Author Archives: Account Management Team
Una vez que usted decida expandir su empresa, dos palabras que escuchará de manera constante serán “referidos” y “prospectos”. Ambos términos hacen referencia a clientes potenciales de los cuales tendrá la oportunidad de obtener contratos y, por ende, un incremento en sus ganancias al igual que el crecimiento empresarial que busca. Pero, aun cuando estas dos palabras se suelen utilizar de forma indistinta, la realidad es que no son ni remotamente similares y cada una hace referencia a algo completamente distinto. En este artículo trataremos de dejar claras las diferencias y cuando debe utilizarse cada una para no crear confusiones al tiempo que definiremos cuál de los dos tipos de clientes en potencia es mejor. El incrementar su base de clientes no es fácil y en CraftJack podemos ayudarle a generar un mayor número de prospectos que darán pie a su crecimiento comercial así que no dude en ponerse en contacto con nosotros para ver todo lo que podemos hacer por usted.
La palabra “lead”, en referencia a una estrategia de mercadeo o publicidad, es una palabra del inglés que no se puede traducir fácilmente al español, pero sin embargo hace referencia a un cliente potencial. Lo interesante de esta traducción no literal es que no se trata de cualquier cliente en potencia, sino de uno que ya ha mostrado cierto grado de interés en un producto o servicio ofertado por un contratista, por lo que se puede convertir, con el trabajo adecuado, en una venta sólida y hasta un cliente permanente. Es por esto que la principal meta de cualquier contratista debe de ser generar cuantos “leads” o clientes potenciales le sea posible, manteniendo su interés con contenido relevante y ofertas específicas que pueden ser aplicadas a su compra. El hacerlo coadyuvará al crecimiento de la empresa y la generación de más y más contratos a mediano y largo plazo. Si usted busca generar un alto número de “leads” o clientes potenciales, en CraftJack tenemos un equipo especializado que podrá ayudarle a alcanzar sus metas, así que no lo dude más y ¡póngase en contacto con nosotros hoy mismo!
Over the past year, the pandemic has forced a lot of reflection, and given how much time we’ve spent trapped in our homes, much of that reflection has centered on how and where we live, work and play.
As the prospect of long-term remote work emerges and grows in so many industries, millions of Americans are dreaming of new ways to live and new places to move. Plenty of people are hiring contractors and improving the home they’ve already got—making it better serve their evolving needs—but many more are considering a full change of scenery.
In particular, we were eager to hear about the mindset of people living in America’s many great cities, and understand what tension and opportunities are created by the prospect of working permanently remote.
We started with a simple question: Would you move, if given the opportunity to work permanently remote? A majority of Americans living in cities (61 percent) say yes. Not surprisingly, many of the most expensive and densely populated cities contain the highest percentages of people looking for a change of pace.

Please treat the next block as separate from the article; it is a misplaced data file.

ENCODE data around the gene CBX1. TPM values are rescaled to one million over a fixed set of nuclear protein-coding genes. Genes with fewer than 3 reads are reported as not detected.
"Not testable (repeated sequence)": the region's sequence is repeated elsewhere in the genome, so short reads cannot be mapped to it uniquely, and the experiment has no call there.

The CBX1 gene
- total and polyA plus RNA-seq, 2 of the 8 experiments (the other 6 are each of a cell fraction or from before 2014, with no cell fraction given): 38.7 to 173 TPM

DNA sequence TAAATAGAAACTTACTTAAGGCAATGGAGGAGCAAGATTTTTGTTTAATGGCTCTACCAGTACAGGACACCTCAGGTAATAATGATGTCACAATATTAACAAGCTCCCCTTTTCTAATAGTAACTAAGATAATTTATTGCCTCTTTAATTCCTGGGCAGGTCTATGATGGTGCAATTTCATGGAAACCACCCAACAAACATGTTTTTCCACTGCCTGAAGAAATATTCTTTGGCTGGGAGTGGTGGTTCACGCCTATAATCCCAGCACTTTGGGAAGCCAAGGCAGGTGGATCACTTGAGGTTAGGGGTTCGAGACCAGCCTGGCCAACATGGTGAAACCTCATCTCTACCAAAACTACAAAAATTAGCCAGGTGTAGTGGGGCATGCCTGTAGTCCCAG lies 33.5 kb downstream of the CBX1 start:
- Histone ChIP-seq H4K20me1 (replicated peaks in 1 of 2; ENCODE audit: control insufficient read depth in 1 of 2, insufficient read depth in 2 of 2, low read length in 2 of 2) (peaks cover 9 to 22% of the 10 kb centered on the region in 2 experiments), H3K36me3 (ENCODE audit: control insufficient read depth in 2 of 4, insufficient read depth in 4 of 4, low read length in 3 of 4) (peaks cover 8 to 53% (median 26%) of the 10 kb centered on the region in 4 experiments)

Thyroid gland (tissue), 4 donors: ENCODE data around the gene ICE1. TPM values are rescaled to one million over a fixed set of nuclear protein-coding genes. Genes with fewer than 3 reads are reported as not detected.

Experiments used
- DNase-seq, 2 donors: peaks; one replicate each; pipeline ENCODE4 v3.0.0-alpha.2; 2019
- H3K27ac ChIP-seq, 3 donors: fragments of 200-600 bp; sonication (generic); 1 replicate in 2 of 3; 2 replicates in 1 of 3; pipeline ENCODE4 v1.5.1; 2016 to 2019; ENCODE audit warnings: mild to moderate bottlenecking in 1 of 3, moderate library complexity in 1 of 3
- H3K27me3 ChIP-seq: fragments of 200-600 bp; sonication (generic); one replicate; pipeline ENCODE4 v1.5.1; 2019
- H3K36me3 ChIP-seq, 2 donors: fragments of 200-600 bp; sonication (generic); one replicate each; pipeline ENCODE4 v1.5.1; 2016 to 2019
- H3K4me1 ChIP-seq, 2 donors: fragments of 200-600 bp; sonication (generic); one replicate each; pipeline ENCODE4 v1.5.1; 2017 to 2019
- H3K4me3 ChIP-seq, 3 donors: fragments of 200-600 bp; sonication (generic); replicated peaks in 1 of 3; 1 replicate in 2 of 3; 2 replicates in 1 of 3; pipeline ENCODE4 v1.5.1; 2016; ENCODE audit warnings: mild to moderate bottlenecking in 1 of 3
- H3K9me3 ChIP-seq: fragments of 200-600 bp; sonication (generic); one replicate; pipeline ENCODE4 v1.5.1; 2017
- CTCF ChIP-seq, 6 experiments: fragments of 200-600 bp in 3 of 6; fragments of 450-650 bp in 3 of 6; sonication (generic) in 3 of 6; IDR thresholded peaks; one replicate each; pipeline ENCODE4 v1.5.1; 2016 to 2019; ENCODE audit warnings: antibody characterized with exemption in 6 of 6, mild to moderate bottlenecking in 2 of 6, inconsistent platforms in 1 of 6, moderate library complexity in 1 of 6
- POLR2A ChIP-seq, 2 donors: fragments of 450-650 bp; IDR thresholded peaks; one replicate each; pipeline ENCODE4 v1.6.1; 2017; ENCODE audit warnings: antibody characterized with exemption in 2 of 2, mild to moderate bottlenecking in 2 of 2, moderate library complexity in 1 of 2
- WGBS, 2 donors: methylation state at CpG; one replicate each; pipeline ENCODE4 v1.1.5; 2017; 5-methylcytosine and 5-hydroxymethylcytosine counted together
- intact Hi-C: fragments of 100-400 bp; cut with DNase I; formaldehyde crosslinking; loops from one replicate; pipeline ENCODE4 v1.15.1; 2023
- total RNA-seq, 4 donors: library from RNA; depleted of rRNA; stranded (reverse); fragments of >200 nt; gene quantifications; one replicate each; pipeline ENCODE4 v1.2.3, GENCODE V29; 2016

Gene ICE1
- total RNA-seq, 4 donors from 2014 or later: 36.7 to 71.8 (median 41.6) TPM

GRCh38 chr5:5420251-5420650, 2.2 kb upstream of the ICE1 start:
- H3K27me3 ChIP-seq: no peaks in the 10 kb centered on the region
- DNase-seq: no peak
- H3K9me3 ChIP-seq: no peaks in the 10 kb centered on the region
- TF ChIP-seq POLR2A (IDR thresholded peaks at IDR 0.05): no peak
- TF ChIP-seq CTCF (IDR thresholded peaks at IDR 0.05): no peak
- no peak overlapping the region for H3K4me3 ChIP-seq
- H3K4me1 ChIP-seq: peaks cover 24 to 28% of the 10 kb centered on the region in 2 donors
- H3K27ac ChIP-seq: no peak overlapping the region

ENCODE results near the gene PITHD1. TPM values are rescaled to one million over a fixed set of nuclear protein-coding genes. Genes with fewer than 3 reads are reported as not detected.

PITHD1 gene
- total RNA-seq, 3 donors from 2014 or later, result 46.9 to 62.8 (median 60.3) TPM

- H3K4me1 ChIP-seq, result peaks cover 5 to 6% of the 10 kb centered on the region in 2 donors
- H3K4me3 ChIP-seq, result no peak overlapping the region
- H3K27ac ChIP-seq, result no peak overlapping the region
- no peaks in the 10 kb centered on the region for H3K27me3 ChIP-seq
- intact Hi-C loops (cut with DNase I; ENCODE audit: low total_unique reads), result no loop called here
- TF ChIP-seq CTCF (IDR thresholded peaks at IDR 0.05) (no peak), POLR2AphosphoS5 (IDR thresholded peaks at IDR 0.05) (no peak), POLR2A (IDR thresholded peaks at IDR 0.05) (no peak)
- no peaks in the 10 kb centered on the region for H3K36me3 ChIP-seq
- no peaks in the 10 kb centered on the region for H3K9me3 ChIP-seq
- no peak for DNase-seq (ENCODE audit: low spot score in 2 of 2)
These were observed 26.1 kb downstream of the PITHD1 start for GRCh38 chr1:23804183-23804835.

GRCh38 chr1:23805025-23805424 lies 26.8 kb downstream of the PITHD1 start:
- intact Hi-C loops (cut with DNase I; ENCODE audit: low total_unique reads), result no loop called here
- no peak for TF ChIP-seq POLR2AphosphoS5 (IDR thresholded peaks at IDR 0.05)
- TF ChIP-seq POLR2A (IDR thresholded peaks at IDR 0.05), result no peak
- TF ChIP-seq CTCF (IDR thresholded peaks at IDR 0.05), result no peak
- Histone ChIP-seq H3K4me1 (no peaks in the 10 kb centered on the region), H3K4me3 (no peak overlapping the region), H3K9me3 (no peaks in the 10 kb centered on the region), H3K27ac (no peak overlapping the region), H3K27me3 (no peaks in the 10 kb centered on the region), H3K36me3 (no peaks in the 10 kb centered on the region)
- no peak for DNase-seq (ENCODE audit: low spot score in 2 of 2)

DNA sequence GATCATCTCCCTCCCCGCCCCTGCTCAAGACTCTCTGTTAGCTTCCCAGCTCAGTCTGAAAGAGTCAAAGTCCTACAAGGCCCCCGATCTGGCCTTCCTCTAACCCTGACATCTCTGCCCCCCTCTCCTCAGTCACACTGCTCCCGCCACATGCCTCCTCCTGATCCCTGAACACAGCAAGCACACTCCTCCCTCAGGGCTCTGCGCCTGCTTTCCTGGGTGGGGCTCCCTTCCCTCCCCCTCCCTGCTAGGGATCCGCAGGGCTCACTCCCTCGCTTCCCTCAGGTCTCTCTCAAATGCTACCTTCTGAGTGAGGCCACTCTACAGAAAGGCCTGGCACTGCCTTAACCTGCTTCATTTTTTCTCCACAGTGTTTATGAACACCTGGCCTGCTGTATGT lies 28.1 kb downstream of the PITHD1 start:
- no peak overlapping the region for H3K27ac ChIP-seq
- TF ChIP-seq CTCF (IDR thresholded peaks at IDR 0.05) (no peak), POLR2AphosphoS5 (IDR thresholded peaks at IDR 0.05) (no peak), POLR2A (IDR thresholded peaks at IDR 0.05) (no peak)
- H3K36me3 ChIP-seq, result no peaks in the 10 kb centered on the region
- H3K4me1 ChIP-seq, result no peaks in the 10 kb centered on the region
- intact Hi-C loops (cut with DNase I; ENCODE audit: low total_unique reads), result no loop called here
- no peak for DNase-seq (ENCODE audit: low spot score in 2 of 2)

Of those who would leave their current city, we asked what reasons would most compel the move. Desire for a bigger, better home and lower cost of living were the top reasons cited, followed by desire for more access to nature. Interestingly, weather was the least-cited reason. And when we put the quality of a home head-to-head against the quality of its surrounding area, 66 percent said the area they live in is more important.
To be fair, some residents of major cities have emerged after a year of the pandemic and found they like their city better than ever before. We tip our cap to Indianapolis for having the most people who are grateful for what they’ve got.
Next, we asked residents of major cities which other American city they’d move to if given the chance. Honolulu, San Diego and Seattle were most frequently selected, followed by Denver, Washington D.C., and Tampa – St. Petersburg. Notably, with the exception of Dallas – Ft. Worth, residents in Texas and Florida are committed to staying in-state. And no one wants to move further from home than Charlotte and Atlanta residents, both selecting Honolulu as their ideal.
We also asked people what they sense are the major trends right now—67 percent feel that the suburbs are “cooler” now than they were pre-pandemic, 69 percent say smaller cities are trendier than big cities, and 65 percent say it’s trendier to live out in the country right now, versus a big city.
According to our respondents, Texas, California and Florida are the three trendiest states to be right now, and Austin, TX is the single trendiest city of all.
What about venturing out into the world, beyond the US? We asked people if they had to move abroad, where they would choose to live. Ironically, 250 years after we declared our independence from England, now Americans want to go back! The United Kingdom—including England, Scotland, Wales and Northern Ireland—was the top choice. Canada, France, Japan, and Italy rounded out the top five.
One curious trend that has emerged during the pandemic involves cities and states offering incentives for people to relocate. Notable examples include Tulsa, OK and the state of Vermont, each offering up to $10,000. Given this, we decided to ask people what it would take to compel them to a new location, particularly one they’re not particularly fond of.